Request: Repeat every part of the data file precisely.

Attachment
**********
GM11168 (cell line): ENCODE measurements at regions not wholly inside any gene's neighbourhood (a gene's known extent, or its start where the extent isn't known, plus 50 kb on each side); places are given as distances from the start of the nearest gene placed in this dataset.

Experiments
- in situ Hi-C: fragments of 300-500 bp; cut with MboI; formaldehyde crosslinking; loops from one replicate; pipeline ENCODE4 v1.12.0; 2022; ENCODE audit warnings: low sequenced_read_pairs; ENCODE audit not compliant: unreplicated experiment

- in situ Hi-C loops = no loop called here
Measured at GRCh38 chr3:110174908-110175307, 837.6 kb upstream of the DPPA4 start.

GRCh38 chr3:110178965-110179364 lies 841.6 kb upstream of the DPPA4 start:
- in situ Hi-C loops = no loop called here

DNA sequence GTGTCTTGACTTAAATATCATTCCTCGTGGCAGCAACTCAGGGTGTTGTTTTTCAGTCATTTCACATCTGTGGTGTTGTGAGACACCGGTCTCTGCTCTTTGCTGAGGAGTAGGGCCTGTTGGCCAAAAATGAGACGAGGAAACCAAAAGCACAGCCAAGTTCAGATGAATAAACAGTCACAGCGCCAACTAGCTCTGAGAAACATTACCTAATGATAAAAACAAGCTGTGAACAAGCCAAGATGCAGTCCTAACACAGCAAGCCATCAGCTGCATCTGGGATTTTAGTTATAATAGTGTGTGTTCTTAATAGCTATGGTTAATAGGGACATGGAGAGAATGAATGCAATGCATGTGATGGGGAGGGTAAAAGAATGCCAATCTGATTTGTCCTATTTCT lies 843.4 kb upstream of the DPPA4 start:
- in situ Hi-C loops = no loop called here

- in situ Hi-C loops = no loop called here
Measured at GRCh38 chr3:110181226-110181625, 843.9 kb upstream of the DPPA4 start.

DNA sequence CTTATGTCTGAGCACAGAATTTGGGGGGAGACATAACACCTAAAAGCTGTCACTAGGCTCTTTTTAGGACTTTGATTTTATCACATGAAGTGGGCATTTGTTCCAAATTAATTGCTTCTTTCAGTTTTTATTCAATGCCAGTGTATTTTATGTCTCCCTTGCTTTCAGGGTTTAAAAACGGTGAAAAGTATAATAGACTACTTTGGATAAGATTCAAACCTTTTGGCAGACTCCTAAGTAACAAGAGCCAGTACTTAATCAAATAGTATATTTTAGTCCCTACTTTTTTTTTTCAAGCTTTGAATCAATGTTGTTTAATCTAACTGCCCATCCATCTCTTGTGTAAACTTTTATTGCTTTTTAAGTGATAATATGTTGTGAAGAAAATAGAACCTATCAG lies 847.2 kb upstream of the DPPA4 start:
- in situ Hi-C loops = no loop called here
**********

GM11168 (cell line): ENCODE measurements at regions not wholly inside any gene's neighbourhood (a gene's known extent, or its start where the extent isn't known, plus 50 kb on each side); places are given as distances from the start of the nearest gene placed in this dataset.

Experiments
- in situ Hi-C: fragments of 300-500 bp; cut with MboI; formaldehyde crosslinking; loops from one replicate; pipeline ENCODE4 v1.12.0; 2022; ENCODE audit warnings: low sequenced_read_pairs; ENCODE audit not compliant: unreplicated experiment

- in situ Hi-C loops = no loop called here
Measured at GRCh38 chr3:110174908-110175307, 837.6 kb upstream of the DPPA4 start.

GRCh38 chr3:110178965-110179364 lies 841.6 kb upstream of the DPPA4 start:
- in situ Hi-C loops = no loop called here

DNA sequence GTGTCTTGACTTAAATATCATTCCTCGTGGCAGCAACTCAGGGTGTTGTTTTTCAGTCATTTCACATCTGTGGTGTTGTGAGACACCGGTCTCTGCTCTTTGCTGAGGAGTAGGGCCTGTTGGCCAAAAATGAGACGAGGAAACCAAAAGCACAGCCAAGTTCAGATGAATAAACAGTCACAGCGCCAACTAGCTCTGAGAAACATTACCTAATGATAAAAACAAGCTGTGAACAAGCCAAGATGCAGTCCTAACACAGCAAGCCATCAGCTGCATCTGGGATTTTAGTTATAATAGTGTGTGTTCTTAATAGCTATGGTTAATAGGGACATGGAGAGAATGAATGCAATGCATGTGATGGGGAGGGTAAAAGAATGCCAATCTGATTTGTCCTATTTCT lies 843.4 kb upstream of the DPPA4 start:
- in situ Hi-C loops = no loop called here

- in situ Hi-C loops = no loop called here
Measured at GRCh38 chr3:110181226-110181625, 843.9 kb upstream of the DPPA4 start.

DNA sequence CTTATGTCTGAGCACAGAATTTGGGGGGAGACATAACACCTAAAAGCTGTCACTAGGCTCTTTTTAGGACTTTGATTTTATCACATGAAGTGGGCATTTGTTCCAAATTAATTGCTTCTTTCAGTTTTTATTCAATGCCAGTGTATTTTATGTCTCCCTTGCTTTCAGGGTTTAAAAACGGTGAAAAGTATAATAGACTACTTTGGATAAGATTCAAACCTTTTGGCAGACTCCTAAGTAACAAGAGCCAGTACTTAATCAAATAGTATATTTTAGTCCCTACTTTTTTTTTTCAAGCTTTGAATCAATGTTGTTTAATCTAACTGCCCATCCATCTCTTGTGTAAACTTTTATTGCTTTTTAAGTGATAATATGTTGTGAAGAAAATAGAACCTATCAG lies 847.2 kb upstream of the DPPA4 start:
- in situ Hi-C loops = no loop called here